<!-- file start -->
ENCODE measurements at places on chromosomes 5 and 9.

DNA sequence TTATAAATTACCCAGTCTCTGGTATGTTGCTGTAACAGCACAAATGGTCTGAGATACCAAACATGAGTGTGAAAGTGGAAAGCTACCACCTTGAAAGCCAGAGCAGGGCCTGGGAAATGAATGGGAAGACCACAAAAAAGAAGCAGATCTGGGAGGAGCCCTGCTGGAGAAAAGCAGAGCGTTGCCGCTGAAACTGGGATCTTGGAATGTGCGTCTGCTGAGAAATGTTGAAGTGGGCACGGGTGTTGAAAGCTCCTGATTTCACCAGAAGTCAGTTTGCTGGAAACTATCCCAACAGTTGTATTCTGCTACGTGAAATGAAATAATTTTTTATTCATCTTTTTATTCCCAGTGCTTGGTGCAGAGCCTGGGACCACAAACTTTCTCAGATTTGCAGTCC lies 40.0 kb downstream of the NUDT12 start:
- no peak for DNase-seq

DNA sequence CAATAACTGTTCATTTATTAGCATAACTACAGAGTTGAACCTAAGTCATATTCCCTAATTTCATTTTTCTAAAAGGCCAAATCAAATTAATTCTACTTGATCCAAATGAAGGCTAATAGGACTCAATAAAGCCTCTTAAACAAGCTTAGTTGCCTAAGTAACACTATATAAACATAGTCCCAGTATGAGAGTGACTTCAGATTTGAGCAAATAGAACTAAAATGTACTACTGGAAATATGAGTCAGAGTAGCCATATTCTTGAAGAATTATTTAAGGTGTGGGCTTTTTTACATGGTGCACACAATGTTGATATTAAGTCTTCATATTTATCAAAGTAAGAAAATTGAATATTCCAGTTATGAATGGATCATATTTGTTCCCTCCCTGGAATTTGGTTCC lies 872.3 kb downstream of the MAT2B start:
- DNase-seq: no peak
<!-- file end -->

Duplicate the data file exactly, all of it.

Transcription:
ENCODE measurements at places on chromosomes 5 and 9.

DNA sequence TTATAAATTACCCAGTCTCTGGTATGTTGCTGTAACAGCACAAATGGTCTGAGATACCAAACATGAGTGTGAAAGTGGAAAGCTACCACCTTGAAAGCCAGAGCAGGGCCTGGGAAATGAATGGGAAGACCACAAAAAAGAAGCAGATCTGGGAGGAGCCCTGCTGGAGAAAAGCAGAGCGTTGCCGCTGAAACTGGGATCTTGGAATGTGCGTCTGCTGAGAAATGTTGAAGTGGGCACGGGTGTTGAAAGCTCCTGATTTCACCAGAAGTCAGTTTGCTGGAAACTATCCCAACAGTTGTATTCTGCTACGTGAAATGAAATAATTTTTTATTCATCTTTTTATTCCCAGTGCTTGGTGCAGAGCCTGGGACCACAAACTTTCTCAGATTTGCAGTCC lies 40.0 kb downstream of the NUDT12 start:
- no peak for DNase-seq

DNA sequence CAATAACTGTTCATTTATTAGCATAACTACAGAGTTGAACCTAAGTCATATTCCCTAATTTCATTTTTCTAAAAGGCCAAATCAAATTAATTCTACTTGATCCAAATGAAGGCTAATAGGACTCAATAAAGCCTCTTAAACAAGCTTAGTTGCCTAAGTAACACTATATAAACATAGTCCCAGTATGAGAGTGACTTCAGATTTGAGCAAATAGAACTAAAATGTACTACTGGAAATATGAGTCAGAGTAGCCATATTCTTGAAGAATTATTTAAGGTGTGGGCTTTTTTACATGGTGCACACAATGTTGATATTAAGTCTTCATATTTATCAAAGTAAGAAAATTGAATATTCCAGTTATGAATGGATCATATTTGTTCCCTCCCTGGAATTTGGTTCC lies 872.3 kb downstream of the MAT2B start:
- DNase-seq: no peak